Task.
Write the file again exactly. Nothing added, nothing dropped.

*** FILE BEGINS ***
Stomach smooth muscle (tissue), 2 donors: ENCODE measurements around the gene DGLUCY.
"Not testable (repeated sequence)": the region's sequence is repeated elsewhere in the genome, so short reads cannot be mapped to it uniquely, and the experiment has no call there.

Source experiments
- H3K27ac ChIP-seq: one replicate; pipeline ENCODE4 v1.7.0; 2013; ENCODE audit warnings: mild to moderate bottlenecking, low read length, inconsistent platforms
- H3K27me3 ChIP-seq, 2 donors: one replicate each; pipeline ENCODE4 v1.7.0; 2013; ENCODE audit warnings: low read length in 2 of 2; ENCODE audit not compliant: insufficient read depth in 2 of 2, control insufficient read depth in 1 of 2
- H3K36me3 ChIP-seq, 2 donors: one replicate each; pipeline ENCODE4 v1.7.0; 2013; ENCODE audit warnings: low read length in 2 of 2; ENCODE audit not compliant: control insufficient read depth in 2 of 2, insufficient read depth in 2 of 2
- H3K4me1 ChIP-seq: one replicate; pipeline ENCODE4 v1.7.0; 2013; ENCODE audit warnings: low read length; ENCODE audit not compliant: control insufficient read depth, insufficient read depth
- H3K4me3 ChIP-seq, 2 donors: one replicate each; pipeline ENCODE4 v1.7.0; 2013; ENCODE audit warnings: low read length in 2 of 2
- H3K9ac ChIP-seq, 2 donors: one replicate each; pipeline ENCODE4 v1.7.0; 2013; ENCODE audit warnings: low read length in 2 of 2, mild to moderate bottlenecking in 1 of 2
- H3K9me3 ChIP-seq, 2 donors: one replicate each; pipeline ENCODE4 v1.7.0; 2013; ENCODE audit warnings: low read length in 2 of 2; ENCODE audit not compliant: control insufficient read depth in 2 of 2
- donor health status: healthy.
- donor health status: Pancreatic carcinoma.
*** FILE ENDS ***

Stomach smooth muscle (tissue), 2 donors: ENCODE measurements around the gene DGLUCY.
"Not testable (repeated sequence)": the region's sequence is repeated elsewhere in the genome, so short reads cannot be mapped to it uniquely, and the experiment has no call there.

Source experiments
- H3K27ac ChIP-seq: one replicate; pipeline ENCODE4 v1.7.0; 2013; ENCODE audit warnings: mild to moderate bottlenecking, low read length, inconsistent platforms
- H3K27me3 ChIP-seq, 2 donors: one replicate each; pipeline ENCODE4 v1.7.0; 2013; ENCODE audit warnings: low read length in 2 of 2; ENCODE audit not compliant: insufficient read depth in 2 of 2, control insufficient read depth in 1 of 2
- H3K36me3 ChIP-seq, 2 donors: one replicate each; pipeline ENCODE4 v1.7.0; 2013; ENCODE audit warnings: low read length in 2 of 2; ENCODE audit not compliant: control insufficient read depth in 2 of 2, insufficient read depth in 2 of 2
- H3K4me1 ChIP-seq: one replicate; pipeline ENCODE4 v1.7.0; 2013; ENCODE audit warnings: low read length; ENCODE audit not compliant: control insufficient read depth, insufficient read depth
- H3K4me3 ChIP-seq, 2 donors: one replicate each; pipeline ENCODE4 v1.7.0; 2013; ENCODE audit warnings: low read length in 2 of 2
- H3K9ac ChIP-seq, 2 donors: one replicate each; pipeline ENCODE4 v1.7.0; 2013; ENCODE audit warnings: low read length in 2 of 2, mild to moderate bottlenecking in 1 of 2
- H3K9me3 ChIP-seq, 2 donors: one replicate each; pipeline ENCODE4 v1.7.0; 2013; ENCODE audit warnings: low read length in 2 of 2; ENCODE audit not compliant: control insufficient read depth in 2 of 2
- donor health status: healthy.
- donor health status: Pancreatic carcinoma.